In July the FCA opened its MiFID II ancillary exemption notification portal. Commodity firms that are confident they can rely on the ancillary exemption are now able to make a declaration to that effect. Those firms which are yet to determine whether the ancillary exemption applies to them will be mindful of the fast approaching 3 January 2018 deadline. This article aims to provide guidance by setting out the relevant tests and giving examples of the ways commodity firms can ensure they are able to evidence compliance.
What is the ancillary exemption?
The ancillary exemption is designed to cover commercial users and producers of commodities whose speculative trading in commodity derivatives and emissions allowancesis ancillary to their main business.
In order to rely on the ancillary exemption, firms must pass both stages of a two-stage test set out in delegated regulation EU 2017/592 (known as RTS 20):
1. The market share test; and
2. The main business test.
The Market Share Test
The market share test considers whether a firm’s1 speculative trading in an asset class in the EU accounts for a large proportion of the total trading in that asset class in the EU. ESMA has divided the commodities sector into eight different asset classes each with their own threshold, based on factors such as the total size and number of active participants in the market, as set out below:
Those firms whose speculative trading equal or exceed the relevant threshold are unable to benefit from the ancillary exemption. Thus, a metal trader whose speculative trading accounts for 5% of the total EU trading in metals will fall outside the scope of the exemption.
ESMA has published estimates of the overall size of the market in each asset class but is yet to publish final data. Therefore, ESMA has advised firms who have reasonable grounds for considering that they will be able to benefit from the exemption, to make a notification. If subsequent market data indicates that the firm cannot make use of the exemption, it will be expected to apply for authorisation as soon as reasonably practicable. This could cause difficulty in the market as the status of counterparties who have failed to obtain an authorisation could be unclear.
Main Business Test
The main business test aims to establish whether a firm’s speculative trading makes up a minority of the group’s overall business activity. There are two ways in which firms can pass the main business test: through the "proxy test" or the "capital employed test". A firm need only pass one of these sub-tests in order to pass the main business test.
The proxy test
The proxy test uses a group’s total trading in all asset classes in the EU as a proxy for the total business activity of the group. Under the proxy test, only a set proportion of a firm’s total trades in the EU as against the total commodity derivative trading of the group in the EU, may be speculative.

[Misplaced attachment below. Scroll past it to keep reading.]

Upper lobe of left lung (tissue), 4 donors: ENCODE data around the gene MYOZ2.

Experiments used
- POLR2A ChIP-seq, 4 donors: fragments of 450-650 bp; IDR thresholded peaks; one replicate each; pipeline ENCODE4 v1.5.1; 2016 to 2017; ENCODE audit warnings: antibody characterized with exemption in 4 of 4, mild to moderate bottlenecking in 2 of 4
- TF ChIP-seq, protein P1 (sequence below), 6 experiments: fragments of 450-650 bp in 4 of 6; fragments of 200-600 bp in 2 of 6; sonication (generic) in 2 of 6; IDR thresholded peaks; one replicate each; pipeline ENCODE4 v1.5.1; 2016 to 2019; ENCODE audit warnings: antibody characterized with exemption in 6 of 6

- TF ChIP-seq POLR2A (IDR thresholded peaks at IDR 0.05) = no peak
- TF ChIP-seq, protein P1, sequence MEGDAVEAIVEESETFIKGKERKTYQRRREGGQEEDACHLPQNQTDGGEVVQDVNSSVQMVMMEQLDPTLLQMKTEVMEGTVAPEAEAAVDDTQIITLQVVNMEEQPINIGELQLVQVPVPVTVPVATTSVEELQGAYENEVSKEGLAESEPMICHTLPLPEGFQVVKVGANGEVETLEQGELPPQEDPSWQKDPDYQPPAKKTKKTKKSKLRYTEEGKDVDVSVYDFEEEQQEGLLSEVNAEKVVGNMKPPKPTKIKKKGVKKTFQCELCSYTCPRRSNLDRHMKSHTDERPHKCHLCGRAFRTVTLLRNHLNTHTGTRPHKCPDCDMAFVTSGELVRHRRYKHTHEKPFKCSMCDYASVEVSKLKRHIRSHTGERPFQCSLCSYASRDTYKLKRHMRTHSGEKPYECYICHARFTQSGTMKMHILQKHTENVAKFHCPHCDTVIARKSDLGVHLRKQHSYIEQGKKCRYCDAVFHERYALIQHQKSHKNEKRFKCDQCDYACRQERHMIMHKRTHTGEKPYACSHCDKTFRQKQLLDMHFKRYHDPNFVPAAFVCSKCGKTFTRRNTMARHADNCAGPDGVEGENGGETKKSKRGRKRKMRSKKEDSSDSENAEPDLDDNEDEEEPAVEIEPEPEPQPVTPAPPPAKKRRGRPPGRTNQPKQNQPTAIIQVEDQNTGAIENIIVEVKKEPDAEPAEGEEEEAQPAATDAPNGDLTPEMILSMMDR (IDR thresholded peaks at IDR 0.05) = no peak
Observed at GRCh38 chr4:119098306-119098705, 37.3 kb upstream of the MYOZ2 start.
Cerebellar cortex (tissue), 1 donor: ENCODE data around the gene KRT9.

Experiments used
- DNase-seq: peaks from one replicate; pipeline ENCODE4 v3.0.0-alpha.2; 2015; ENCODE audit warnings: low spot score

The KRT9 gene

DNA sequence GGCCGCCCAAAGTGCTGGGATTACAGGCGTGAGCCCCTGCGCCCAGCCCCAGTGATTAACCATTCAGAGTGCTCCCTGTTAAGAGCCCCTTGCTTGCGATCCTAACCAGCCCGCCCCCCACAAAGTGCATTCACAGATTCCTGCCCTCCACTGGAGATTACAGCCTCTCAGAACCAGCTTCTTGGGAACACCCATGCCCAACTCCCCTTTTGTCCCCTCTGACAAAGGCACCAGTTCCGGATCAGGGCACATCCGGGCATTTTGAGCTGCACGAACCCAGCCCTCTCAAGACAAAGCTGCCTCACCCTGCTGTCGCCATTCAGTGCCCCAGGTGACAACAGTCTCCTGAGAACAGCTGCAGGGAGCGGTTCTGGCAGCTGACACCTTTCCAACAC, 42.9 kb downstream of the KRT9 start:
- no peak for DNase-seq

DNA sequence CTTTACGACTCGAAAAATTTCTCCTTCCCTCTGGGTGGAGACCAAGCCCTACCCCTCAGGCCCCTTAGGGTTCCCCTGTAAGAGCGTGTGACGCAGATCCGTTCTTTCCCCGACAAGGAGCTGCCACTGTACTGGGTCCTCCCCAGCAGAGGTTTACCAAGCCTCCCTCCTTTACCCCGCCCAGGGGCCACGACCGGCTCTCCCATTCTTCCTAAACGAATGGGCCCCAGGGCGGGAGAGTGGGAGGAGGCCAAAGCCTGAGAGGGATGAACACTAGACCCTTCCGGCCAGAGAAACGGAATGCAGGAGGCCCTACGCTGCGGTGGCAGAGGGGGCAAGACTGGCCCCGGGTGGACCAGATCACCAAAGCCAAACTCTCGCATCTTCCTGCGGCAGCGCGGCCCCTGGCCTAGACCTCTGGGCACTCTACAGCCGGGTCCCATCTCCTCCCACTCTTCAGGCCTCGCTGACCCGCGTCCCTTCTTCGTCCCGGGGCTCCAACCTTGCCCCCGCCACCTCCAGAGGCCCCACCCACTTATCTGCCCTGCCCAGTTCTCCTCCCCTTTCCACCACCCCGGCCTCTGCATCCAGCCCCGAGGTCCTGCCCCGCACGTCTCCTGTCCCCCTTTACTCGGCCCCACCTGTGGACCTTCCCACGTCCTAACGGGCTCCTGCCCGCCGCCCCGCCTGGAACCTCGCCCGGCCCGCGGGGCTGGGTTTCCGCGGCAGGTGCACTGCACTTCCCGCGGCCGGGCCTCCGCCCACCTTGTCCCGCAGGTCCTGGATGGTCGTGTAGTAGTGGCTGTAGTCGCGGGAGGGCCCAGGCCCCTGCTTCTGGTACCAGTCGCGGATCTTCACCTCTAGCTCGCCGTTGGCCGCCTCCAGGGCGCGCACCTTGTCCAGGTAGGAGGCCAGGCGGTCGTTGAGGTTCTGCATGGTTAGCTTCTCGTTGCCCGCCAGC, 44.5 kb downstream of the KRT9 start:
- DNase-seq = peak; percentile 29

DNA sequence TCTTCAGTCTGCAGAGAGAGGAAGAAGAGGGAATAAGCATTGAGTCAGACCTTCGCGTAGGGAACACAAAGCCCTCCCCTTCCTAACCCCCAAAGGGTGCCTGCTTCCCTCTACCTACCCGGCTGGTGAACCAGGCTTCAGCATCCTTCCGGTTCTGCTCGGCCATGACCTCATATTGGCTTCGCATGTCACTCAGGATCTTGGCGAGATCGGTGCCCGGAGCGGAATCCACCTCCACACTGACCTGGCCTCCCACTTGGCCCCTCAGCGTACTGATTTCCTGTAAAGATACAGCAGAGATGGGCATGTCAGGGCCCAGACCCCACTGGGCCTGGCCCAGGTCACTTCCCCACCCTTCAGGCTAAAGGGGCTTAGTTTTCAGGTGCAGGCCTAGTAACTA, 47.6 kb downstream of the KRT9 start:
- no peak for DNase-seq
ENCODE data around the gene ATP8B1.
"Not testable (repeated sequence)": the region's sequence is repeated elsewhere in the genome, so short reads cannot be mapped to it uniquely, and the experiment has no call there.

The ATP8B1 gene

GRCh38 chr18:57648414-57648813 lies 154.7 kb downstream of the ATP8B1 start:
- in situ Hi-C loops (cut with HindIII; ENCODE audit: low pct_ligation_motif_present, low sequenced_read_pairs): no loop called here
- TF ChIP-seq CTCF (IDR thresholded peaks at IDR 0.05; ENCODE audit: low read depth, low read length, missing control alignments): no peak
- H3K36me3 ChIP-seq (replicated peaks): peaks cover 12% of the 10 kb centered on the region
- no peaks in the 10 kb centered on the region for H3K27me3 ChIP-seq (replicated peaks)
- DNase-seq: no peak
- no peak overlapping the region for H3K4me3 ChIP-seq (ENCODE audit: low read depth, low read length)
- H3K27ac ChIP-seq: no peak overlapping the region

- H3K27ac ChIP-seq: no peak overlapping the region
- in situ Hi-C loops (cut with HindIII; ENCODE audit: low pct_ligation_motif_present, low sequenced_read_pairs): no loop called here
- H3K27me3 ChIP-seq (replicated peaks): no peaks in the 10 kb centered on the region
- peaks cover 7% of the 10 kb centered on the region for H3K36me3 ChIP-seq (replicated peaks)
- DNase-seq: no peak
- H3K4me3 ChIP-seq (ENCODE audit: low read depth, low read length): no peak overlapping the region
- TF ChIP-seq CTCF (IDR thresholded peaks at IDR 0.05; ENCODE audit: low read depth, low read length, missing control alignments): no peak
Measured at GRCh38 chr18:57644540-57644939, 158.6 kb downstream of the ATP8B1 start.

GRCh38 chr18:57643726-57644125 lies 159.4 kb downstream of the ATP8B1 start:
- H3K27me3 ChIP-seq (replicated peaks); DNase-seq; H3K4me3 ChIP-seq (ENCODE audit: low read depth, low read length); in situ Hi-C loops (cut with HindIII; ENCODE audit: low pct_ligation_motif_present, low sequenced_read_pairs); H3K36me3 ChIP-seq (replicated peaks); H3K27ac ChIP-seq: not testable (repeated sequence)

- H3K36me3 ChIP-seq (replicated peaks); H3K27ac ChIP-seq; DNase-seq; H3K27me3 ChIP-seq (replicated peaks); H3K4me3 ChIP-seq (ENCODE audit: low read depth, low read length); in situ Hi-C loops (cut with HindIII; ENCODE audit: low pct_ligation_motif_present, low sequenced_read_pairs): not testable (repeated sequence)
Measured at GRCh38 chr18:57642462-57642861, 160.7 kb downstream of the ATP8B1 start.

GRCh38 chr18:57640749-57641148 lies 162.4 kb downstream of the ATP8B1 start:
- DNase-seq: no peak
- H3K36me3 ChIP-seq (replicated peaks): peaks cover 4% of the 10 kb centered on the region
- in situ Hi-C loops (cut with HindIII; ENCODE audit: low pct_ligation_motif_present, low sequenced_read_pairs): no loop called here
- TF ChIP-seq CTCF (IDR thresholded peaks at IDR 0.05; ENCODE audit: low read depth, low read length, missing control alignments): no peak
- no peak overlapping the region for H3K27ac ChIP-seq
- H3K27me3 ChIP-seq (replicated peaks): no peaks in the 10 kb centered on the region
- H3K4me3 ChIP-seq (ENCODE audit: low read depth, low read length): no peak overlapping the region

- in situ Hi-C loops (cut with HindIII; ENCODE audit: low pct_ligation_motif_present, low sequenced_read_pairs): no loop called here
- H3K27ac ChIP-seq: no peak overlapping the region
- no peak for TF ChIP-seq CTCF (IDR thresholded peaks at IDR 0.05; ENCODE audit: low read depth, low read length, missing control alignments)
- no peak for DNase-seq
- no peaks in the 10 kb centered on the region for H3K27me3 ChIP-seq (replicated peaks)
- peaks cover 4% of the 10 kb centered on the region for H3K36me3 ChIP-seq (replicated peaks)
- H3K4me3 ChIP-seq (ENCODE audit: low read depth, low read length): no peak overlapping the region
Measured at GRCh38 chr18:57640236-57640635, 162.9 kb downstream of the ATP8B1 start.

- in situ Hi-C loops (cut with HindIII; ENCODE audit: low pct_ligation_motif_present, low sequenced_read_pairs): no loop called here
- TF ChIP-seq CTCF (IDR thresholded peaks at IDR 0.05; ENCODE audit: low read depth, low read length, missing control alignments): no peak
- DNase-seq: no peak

The proxy test contains three thresholds and which one applies depends on how a firm scores on the market share test. For firms whose total trading accounts for 50% or more of the threshold permitted under the market share, only 10% of their total trades may be speculative. For firms whose total trading accounts for less 50% of the market share threshold, up to 50% of their trading may be speculative and for firms whose total trading accounts for less than 20% of the market share threshold, all of their trading may be speculative. This is perhaps best illustrated in the below table.
The proxy test is not split by asset class but rather one threshold applies to all asset classes. Thus a fi rm whose speculative trading in metal derivatives accounts for just 0.5% of total EU metals derivative trading, but whose trade in coal derivatives accounts for 9%, must apply the 10% threshold under the proxy test.
The capital employed test
The capital employed test considers whether the capital employed by a firm in speculative trading in the EU is large compared to the total worldwide assets of the group, as recorded in its consolidated financial statements.
The capital employed in speculative trading is determined by adding (i) 15% of each net position (long or short) multiplied by price for each derivative (ii) to 3% of the gross position (long plus short) multiplied by the price for each derivative. If this fi gure is equal to or less than 10% of the group’s total worldwide capital, the firm may rely on the capital employed test to pass the main business test.
Firms relying on the ancillary exemption must make a declaration to that effect on the FCA’s notifi cation portal. Whilst fi rms are not obliged to provide evidence when making this declaration, they are advised to have appropriate internal procedures in places to enable them to evidence compliance, should the need arise later.
One of the key capabilities fi rms will need is the ability to identify why a transaction should be classed as a genuine hedge as opposed to a speculative trade. To this end, a fi rm’s internal policies should identify the types of derivatives it uses and clearly outline the link between its derivative portfolio and the commercial and treasury risks the portfolio is mitigating. Firms will also need to have measures in place to clearly identify speculative trades so that these are not omitted from any calculations.
We understand that the FCA has already received a number of notifi cations. As the 3 January deadline looms ever closer, fi rms that have not yet done so are advised to gather the relevant data to enable them to decide and evidence whether they come within the scope of the ancillary exemption and are therefore able to avoid the burdens of MiFID II compliance.